Getting into radio

As part of my two weeks at GoThinkBig, I was given the opportunity of attending a radio event with Absolute radio, giving tips on how to become a presenter and what makes a good demo.

Now I'm the last person to ever want to get into radio as I sound like a complete moron. But after an hour and a half of critique and insight from Content Manager Paul Sylvester, even I feel like I could make a good demo.


The people who attended the event had already made theirs, from a mock up of a station or snippets of their own local radio, and sent them in to be given hints.

This is the basic grasp of what I came away with:

  • Start with your best bit: they don't have time to wait for it at the end and need to be caught.
  • Don't send it as an mp3. Most people there have a super full inbox so it will be deleted/not even get through. Send a SoundCloud link, they can then also check put you and your music tastes.

1) Decide what kind of presenter you want to be.

Day time music jock? News broadcaster? Get inspiration from your favourite radio stars but DONT impersonate them: they can tell if you're trying to be Sara Cox and if they want someone like her, they'll just hire her. By all means drag some tips from her but be your own person.

2) Make your demos 2-3 minutes long.

Never make it the night before as you'll always find a mistake or tweak the next day. Even send it around to family members to listen to.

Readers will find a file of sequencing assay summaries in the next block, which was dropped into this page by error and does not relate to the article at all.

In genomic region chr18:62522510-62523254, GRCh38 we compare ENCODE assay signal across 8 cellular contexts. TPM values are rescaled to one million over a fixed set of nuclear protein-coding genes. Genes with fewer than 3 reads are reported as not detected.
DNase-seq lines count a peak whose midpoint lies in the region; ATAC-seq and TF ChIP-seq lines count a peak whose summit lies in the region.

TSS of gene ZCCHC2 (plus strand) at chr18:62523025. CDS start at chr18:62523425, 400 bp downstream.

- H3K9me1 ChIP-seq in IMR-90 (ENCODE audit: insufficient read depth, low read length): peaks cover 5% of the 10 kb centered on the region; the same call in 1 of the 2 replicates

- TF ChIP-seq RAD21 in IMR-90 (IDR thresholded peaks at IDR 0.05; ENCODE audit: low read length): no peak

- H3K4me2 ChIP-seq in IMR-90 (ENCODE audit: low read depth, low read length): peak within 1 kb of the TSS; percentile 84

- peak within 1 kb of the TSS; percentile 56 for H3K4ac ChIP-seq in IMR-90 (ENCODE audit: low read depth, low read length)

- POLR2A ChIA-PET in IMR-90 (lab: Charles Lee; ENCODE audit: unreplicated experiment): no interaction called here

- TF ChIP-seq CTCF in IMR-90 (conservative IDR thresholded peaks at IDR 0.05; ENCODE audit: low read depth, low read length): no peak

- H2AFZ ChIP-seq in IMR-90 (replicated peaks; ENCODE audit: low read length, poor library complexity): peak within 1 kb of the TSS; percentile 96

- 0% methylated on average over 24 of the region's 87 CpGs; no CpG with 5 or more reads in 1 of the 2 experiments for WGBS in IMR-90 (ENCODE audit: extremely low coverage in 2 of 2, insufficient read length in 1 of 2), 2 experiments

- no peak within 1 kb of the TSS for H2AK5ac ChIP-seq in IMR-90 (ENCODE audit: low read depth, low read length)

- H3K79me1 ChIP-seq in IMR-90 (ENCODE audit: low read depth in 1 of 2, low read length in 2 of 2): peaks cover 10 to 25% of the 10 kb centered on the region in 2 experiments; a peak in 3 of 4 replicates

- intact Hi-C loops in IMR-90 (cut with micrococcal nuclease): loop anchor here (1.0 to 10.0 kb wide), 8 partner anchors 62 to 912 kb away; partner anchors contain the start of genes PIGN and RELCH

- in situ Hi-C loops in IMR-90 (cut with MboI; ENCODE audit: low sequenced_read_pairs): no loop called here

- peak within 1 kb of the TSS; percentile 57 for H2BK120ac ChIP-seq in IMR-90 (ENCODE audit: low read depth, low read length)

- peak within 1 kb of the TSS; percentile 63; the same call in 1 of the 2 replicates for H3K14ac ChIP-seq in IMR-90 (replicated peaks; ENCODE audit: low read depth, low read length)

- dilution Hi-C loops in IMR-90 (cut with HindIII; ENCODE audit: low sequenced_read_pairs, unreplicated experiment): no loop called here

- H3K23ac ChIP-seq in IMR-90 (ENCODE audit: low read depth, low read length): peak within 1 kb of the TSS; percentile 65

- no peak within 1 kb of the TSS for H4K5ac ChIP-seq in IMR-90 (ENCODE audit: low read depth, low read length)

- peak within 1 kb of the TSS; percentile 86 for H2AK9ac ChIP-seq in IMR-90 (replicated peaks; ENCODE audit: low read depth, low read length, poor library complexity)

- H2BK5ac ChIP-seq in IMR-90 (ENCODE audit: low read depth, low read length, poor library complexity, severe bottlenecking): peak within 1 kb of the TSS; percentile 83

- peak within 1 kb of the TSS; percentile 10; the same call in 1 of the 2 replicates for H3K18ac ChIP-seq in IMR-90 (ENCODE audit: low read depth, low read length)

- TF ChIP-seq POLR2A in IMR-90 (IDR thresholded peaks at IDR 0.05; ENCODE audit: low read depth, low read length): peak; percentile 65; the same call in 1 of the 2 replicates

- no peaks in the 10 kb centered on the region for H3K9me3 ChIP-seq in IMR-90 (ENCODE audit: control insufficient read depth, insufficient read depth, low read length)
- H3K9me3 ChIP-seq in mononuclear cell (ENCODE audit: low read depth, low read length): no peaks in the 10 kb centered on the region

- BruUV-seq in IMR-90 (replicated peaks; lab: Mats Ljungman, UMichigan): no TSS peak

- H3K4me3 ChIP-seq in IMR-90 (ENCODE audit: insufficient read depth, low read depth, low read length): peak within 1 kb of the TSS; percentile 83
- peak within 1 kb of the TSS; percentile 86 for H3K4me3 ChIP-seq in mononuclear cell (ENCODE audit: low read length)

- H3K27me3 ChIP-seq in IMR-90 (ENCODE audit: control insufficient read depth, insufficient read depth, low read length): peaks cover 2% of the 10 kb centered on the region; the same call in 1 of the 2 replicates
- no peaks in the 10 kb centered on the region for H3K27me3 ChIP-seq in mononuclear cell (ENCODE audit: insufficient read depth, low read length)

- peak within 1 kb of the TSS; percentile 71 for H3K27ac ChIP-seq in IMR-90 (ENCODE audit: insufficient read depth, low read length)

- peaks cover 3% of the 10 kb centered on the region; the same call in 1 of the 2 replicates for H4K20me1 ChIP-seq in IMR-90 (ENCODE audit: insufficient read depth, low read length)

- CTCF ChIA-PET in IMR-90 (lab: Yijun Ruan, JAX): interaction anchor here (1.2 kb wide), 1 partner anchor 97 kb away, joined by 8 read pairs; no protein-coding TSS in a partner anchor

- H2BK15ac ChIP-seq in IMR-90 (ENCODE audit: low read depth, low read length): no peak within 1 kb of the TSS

3) Which one to do: best bits montage or demo of a music station?

If you do a demo than you're one step ahead in the pilot process. But if you have some good bits, like funny anecdotes or interviews, they are gold. If super keen, do both?

4) You need to show:

  • Music passion
  • Stationality
  • Personality
  • Commercial awareness
  • Cross promotion
  • Interactivity
  • Interviews
  • Must have social media presence, definitely Twitter. Yet as Fly FM radio presenter George Godfrey said 'never tweet when pissed or pissed off'. Keep it professional.

Some other little titbits after the demo were to always make sure your around during work experience as people always need something last minute, as well as remembering you're speaking to one person, not a group of people when on the radio. 'narrowcasting', not 'broadcasting'.

So despite knowing nothing before I even went into the group session, there was a lot to be learnt and the majority of demos we did here, were actually really amazing pieces of work.

Thanks to GoThinkBig and the team at Absolute Radio (and Paul) for great workshop.